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Antibiotics in infectious conjunctivitis: what comes from evidence-based medicine?

Poster Details

First Author: A.Grzybowski POLAND

Co Author(s):    M. Gaca-Wysocka              

Abstract Details



Purpose:

1. To examine the role of antibiotics comparing to placebo in the treatment of infectious conjunctivitis and 2. to evaluate the criteria for best antibiotic choice

Setting:

Hospital

Methods:

Conjunctivitis is one of the most common ocular problems in primary care and one of most common indications for antibiotic use. The growing evidence of increasing bacterial resistance justifies the re-consideration of the used treatment practices and rationalize the use of antibiotics. Antibiotics are effective only against bacteria, while more than 80% of conjunctivitis is of viral origin, and both forms are often difficult to distinguish. PubMed platform search and analysis of the controlled randomized trials (RCTs) comparing the use of antibiotics to placebo in antibiotics and conjunctivitis and RCTs comparing the effectiveness of different antibiotics in conjunctivitis.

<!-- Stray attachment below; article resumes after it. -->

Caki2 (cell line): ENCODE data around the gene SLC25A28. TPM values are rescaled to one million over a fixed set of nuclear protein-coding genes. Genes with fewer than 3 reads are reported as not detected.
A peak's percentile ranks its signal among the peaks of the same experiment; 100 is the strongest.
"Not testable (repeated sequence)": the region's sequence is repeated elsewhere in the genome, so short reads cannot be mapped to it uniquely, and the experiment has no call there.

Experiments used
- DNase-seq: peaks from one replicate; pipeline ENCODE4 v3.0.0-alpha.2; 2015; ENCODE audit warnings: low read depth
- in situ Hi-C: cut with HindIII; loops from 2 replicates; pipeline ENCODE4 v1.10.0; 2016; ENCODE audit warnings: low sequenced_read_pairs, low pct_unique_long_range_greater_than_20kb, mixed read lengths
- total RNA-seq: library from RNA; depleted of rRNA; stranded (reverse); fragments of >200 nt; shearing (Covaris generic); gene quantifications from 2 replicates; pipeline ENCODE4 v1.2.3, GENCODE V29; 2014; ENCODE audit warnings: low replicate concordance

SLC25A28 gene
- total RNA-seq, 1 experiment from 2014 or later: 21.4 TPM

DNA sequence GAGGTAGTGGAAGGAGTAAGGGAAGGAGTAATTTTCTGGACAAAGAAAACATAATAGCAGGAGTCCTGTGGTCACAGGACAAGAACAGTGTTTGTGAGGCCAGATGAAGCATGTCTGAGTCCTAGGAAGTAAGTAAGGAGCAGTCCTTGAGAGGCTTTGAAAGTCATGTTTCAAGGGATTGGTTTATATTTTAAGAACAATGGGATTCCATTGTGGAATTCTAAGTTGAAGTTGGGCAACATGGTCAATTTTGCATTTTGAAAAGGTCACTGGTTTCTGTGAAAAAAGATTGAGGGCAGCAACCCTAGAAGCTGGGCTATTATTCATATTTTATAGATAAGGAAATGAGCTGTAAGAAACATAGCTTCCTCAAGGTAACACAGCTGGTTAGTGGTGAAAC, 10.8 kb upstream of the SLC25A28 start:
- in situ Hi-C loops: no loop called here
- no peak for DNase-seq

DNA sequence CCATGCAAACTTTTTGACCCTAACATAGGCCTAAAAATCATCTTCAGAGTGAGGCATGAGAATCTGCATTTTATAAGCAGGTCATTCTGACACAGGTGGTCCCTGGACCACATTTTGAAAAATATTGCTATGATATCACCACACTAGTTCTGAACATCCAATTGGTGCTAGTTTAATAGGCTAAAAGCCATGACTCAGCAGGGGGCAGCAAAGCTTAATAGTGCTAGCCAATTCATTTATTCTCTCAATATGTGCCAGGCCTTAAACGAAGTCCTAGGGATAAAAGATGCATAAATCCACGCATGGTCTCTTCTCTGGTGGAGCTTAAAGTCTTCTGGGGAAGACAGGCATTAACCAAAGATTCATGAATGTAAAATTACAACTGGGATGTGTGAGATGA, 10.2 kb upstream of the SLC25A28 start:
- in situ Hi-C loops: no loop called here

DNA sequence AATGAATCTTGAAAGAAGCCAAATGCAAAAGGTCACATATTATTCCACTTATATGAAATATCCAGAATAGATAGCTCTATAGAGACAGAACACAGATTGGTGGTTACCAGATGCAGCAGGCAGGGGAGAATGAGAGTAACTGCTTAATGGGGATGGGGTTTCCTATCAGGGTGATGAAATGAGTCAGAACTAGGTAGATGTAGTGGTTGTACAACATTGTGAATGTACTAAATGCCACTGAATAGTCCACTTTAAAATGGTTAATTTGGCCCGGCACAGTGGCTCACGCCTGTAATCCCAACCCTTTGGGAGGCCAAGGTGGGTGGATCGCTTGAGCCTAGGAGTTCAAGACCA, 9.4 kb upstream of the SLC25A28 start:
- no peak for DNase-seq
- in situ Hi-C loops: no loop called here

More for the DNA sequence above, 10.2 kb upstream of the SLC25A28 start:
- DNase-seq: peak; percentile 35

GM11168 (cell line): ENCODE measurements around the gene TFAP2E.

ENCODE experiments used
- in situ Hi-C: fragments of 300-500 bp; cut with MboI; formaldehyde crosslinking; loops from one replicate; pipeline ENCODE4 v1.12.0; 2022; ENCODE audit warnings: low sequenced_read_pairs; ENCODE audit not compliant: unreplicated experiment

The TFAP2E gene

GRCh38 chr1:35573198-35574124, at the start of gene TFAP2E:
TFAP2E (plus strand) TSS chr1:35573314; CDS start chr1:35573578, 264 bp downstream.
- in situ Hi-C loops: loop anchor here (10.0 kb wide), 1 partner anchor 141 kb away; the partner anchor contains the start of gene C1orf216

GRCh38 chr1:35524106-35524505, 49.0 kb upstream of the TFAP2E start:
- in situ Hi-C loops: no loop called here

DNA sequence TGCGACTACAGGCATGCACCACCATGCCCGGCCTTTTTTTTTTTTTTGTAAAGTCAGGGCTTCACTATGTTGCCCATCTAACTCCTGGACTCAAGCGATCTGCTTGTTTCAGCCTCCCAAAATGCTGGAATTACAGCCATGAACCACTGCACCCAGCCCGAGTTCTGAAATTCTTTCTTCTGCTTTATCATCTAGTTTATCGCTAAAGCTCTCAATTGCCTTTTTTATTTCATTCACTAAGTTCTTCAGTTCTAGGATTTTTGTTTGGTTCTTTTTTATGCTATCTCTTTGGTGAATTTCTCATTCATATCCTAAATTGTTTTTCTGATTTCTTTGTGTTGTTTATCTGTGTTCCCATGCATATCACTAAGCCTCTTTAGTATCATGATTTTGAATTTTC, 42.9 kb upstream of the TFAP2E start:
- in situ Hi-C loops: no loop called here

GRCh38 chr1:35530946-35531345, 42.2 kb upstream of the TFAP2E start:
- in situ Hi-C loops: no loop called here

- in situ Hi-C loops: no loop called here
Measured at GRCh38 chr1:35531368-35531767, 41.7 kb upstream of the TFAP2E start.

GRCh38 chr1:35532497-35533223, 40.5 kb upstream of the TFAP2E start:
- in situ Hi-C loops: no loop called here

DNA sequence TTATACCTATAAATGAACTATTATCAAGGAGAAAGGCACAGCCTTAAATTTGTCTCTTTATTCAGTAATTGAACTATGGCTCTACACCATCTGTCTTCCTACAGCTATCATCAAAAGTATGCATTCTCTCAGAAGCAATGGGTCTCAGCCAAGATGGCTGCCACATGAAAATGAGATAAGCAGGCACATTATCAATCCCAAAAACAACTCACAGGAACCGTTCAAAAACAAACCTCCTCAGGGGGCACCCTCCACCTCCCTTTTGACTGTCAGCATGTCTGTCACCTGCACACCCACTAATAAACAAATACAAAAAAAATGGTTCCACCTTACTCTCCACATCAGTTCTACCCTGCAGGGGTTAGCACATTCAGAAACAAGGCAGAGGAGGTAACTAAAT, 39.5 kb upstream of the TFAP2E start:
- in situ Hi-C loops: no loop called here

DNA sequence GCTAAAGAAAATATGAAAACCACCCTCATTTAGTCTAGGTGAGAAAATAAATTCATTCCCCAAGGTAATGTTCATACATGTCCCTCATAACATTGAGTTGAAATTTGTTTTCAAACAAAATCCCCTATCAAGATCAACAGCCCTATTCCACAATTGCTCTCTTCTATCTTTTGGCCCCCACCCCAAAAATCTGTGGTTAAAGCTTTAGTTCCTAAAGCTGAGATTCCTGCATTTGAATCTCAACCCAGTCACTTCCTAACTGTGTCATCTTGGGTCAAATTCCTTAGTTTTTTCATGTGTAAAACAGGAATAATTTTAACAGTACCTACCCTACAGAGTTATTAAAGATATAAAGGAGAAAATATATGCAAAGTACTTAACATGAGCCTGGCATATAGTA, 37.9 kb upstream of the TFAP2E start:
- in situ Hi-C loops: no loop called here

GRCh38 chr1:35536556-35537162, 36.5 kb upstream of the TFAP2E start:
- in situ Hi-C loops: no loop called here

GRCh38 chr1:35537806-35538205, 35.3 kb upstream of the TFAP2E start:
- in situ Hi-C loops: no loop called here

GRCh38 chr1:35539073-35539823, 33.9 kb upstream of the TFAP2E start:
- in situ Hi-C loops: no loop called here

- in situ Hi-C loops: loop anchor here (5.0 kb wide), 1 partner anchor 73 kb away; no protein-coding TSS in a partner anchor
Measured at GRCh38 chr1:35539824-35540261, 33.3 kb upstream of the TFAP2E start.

Results:

1. More than 60% of acute bacterial conjunctivitis are self-limiting within 1 to 2 weeks of presentation. The large meta-analysis of 11 RCTs including a total of 3673 participants shown that antibiotics improved clinical risk ratio and microbiological remission rates in days two to five, but this effect was in days six to 10. There was about 10 % difference in the rate of clinical improvements between both groups. 2. There is no important difference in clinical effect between broad-spectrum antibiotic eyedrops used in the treatment of conjunctivitis. 3. There is no rationale to use antibiotics in virus conjunctivitis.

Conclusions:

Although acute bacterial conjunctivitis is frequently self-limiting, the use of topical antibiotics might be considered in order to speed the resolution of symptoms and infection. Antibiotics should not be used in viral conjunctivitis. We propose that due to rising problem of antibiotic resistance the use of some antibiotics, like aminoglycosides and fluorochinolones, should be limited to serious eye infections only. On the other hand, treatment of uncomplicated conjunctivitis, esp. in primary care settings should be based on antibiotics, like fusidic acid and chloramphenicol. FINANCIAL INTEREST: NONE

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